By Suzanne Smith
With so much uncertainty about the future of the Affordable Care Act (ACA), employers may be in a holding pattern with respect to their health insurance plan design. And, this is understandable.
While waiting to see what healthcare changes are coming under President Trump’s administration, employers will generally want to maintain the status quo.
But, with the increasing costs of health insurance premiums, co-pays, and deductibles as well as the increase in the cost of prescription drugs, employers may be wondering what they can do to help employees with their healthcare circumstances.
One strategy that many employers are considering is a workplace wellness program. The theory is that if a wellness program helps employees improve their health, then the wellness program may help employees control their health care spending.
A workplace wellness program is a plan designed to promote health or prevent disease. Generally, the wellness program will be incorporated into your employer group medical plan and offered to the medical plan participants or integrated into your employee assistance program (EAP) and offered to all employees.
Many wellness programs offer some kind of reward to encourage employees to participate or achieve a particular health goal. However, a reward system is not a required component of a wellness program, and many programs do not offer any reward whatsoever.
Wellness programs are generally divided into two types:
• Participatory wellness programs. These are programs that are generally made available to all employees. If a participatory wellness program chooses to offer a reward, the reward must not require employees to satisfy a health standard or condition to obtain the reward.
For example, a reward can be given for attending educational or exercise sessions, but the reward cannot be related to attaining a certain health outcome, such as losing weight, quitting smoking or lowering blood pressure. Examples of participatory wellness programs include:
Reimbursement for the cost of membership in a fitness center; monthly free health education seminars with a reward for employees who attend; a health risk assessment program for employees that only asks employees to complete a health assessment with no further action; a smoking cessation program that does not offer an incentive
• Health-contingent wellness programs. These programs require individuals to satisfy a standard related to a health factor to obtain a reward. Examples of health-contingent wellness programs include:
An activity-based program that requires employees to do a certain amount of exercise weekly to earn an incentive; biometric screening program that rewards participants for reducing their blood pressure or cholesterol level; a smoking cessation program that rewards smokers who reduce their smoking activity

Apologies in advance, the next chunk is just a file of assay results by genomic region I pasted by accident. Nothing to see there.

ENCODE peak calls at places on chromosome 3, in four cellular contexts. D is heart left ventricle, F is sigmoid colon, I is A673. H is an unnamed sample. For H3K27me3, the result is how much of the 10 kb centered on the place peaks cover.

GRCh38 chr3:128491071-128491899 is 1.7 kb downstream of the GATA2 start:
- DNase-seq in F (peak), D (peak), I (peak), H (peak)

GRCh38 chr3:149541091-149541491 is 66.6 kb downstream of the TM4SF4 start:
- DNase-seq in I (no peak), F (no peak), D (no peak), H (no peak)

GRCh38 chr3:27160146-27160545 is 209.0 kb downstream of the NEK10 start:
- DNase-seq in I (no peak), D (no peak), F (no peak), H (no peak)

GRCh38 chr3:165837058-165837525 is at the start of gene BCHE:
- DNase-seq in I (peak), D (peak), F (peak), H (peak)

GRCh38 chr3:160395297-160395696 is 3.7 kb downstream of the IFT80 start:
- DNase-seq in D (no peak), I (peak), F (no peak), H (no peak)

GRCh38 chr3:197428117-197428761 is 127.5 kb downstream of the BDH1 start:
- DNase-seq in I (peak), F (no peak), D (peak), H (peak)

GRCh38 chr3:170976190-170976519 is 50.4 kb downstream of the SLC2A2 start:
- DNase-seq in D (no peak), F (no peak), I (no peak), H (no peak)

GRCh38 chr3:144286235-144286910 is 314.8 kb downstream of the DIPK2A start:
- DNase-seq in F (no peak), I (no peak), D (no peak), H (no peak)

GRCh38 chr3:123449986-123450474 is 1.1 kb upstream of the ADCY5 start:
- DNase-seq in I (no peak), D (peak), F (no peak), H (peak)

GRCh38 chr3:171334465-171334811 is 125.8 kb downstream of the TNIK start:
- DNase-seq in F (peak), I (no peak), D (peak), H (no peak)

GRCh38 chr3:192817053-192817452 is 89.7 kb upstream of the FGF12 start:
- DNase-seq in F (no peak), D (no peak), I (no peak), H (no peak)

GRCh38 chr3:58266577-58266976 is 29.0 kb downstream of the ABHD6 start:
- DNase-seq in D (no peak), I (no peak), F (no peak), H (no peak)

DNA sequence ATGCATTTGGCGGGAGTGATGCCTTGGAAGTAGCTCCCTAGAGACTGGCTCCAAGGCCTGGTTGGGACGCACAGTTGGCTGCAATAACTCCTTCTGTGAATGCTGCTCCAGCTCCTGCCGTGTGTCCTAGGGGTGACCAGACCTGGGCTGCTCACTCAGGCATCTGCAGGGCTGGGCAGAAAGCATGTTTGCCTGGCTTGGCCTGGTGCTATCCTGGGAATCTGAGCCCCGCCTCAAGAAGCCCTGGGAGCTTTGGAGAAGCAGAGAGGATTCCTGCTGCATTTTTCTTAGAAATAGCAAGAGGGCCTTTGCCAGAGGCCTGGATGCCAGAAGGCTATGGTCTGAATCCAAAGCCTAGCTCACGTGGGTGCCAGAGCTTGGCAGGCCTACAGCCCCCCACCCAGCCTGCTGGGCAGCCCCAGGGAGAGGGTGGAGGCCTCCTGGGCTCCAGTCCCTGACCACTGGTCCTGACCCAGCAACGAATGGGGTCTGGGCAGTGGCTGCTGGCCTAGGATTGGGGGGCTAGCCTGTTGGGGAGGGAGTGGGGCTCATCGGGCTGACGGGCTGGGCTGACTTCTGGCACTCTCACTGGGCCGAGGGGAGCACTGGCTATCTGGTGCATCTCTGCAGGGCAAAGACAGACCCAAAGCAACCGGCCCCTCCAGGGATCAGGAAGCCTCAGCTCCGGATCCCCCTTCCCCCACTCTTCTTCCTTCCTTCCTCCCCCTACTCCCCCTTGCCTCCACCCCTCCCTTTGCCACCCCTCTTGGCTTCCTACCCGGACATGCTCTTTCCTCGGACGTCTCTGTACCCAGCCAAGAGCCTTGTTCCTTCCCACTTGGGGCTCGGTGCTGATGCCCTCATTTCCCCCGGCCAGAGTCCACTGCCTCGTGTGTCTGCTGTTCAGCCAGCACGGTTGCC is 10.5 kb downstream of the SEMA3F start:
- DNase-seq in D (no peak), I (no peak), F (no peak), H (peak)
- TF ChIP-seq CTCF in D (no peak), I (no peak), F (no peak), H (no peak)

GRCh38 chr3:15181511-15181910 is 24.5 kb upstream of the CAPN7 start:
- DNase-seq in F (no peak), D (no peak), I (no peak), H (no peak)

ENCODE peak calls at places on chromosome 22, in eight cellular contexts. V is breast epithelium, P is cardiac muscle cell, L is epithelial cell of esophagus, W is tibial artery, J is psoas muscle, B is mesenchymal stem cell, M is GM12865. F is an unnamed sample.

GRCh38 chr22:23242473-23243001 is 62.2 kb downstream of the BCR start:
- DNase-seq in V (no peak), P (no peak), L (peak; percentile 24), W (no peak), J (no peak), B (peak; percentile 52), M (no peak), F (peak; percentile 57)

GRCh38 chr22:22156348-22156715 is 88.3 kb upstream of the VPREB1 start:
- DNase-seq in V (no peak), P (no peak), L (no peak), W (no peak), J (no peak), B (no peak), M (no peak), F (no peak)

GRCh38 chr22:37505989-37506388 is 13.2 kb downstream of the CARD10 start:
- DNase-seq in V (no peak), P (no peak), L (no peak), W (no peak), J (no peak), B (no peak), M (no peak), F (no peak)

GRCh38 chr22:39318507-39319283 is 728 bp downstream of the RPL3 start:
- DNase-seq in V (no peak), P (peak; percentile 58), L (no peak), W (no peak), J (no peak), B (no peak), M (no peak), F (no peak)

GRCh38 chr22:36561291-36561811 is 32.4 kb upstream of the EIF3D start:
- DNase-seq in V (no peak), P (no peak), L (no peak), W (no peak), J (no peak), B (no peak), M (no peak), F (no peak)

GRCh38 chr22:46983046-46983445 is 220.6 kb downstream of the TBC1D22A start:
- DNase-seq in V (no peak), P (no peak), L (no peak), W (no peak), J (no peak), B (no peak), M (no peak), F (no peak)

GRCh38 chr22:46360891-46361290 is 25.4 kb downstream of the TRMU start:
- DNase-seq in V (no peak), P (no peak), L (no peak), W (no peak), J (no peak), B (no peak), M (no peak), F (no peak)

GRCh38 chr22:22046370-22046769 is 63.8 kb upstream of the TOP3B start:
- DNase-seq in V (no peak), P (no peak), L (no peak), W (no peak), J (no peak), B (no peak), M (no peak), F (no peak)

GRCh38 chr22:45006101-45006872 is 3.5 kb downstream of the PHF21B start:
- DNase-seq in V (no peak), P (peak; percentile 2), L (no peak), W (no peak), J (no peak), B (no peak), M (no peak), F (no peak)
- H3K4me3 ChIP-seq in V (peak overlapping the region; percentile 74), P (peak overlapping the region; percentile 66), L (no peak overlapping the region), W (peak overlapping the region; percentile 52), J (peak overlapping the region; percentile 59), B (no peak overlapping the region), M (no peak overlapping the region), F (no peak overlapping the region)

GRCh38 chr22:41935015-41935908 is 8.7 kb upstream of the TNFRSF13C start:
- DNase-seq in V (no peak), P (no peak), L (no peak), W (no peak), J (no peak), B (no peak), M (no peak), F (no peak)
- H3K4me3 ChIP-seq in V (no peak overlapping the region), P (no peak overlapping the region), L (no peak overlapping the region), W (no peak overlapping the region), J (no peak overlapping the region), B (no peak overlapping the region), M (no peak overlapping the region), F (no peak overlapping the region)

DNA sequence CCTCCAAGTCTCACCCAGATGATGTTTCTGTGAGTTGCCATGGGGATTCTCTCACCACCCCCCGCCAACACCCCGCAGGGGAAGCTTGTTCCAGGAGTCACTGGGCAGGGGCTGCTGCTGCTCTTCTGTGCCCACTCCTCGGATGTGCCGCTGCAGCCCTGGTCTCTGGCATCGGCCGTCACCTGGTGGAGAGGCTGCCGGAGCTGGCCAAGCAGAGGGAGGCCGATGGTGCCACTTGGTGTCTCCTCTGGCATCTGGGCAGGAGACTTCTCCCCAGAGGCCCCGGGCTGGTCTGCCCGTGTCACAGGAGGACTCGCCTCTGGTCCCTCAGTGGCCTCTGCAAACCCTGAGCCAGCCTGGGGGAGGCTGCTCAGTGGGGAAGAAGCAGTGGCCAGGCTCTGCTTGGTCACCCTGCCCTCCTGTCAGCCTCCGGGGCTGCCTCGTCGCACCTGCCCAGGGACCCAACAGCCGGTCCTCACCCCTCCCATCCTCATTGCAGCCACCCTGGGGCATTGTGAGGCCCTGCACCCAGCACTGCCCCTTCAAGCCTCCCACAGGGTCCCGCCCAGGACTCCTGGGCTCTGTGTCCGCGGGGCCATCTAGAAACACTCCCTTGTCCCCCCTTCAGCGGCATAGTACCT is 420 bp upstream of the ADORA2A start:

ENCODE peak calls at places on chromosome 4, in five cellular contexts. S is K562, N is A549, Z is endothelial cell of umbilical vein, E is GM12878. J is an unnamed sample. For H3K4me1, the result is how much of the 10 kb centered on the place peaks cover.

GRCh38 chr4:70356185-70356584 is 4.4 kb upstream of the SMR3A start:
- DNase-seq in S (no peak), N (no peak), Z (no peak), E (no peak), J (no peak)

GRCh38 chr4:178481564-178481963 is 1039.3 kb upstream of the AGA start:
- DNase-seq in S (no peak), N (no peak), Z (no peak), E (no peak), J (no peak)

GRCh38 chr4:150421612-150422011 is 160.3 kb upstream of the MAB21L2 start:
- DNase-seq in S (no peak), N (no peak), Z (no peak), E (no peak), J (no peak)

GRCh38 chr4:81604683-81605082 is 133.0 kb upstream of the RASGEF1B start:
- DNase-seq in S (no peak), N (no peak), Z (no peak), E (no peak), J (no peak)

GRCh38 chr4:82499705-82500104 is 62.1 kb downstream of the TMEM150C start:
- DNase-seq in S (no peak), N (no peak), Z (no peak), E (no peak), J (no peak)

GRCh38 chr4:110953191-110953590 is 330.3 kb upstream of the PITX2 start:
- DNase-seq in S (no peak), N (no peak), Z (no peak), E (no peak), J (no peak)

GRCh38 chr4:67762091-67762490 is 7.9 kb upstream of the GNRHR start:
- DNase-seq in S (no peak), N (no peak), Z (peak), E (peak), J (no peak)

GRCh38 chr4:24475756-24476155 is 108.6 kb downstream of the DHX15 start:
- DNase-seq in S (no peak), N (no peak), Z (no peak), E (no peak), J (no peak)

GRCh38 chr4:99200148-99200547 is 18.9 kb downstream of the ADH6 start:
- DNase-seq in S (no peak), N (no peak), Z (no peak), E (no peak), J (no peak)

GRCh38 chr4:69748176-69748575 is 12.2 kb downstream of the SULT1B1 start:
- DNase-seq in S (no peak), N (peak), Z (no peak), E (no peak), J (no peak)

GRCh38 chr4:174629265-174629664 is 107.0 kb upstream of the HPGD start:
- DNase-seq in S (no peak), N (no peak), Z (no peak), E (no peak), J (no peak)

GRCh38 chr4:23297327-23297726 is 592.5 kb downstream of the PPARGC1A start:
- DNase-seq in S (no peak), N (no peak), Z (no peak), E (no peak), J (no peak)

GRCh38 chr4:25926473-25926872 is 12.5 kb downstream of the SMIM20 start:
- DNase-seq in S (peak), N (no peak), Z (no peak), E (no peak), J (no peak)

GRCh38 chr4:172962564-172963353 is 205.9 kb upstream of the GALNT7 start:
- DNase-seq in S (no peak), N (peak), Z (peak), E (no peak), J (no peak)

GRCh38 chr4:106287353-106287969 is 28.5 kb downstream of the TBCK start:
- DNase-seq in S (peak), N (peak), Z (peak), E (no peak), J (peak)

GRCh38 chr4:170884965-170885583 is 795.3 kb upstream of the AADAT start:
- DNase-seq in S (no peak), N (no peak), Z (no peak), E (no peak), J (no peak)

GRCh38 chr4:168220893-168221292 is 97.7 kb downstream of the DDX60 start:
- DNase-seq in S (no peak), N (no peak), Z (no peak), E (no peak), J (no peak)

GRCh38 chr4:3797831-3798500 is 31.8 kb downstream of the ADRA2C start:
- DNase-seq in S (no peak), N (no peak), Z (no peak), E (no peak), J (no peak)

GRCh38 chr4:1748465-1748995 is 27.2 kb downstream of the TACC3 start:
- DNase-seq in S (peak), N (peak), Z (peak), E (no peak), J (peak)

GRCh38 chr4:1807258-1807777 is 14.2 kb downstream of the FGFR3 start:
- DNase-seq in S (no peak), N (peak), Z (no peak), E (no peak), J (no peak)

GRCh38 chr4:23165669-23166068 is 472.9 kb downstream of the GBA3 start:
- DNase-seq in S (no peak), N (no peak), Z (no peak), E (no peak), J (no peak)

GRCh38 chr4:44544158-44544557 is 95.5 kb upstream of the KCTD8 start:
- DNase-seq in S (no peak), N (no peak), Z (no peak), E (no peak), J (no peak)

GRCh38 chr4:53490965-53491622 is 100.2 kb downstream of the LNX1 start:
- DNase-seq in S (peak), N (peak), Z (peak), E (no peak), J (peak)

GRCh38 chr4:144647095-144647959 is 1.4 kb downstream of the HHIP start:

The benefit of these programs is that they can help employees improve their health, which in turn can help employees reduce their medical expenses.
As with other employee benefits, there are a myriad of laws that impact wellness programs including rules on nondiscrimination, confidentiality and required notices. Unfortunately, the laws, which are written by different federal agencies with different agendas, are not fully aligned. As a result, there are some inconsistencies that can make compliance tricky for wellness plans.
In particular, there are new rules that became effective this year relating to the amount of the incentive if a wellness program makes a disability-related inquiry or includes a medical examination.
This means that wellness plans that provide incentives to employees for completing a health risk assessment or biometric screening must comply with the incentive limits. Smoking cessation programs are also subject to new incentive rules that differ depending on whether or not a nicotine test is required to obtain the incentive.
There are also new rules for wellness programs that request an employee’s genetic information, such as a disease or disorder that runs in an employee’s family members, such as high blood pressure or diabetes.
Also, once an employee receives an incentive, employers are responsible for making sure the benefit is taxed properly and the IRS has addressed the tax rules for wellness program incentives.
For employers with existing wellness programs, it’s a great time to review your plan’s compliance with the new rules.
For employers looking for a way to help employees to potentially reduce their health care costs, there are a variety of wellness programs that can be designed to fit your needs, comply with the rules and give your employees the opportunity to improve their health. Wellness programs can be a true “win-win” for employers and employees alike.
Smith is a senior counsel of Bond, Schoeneck & King.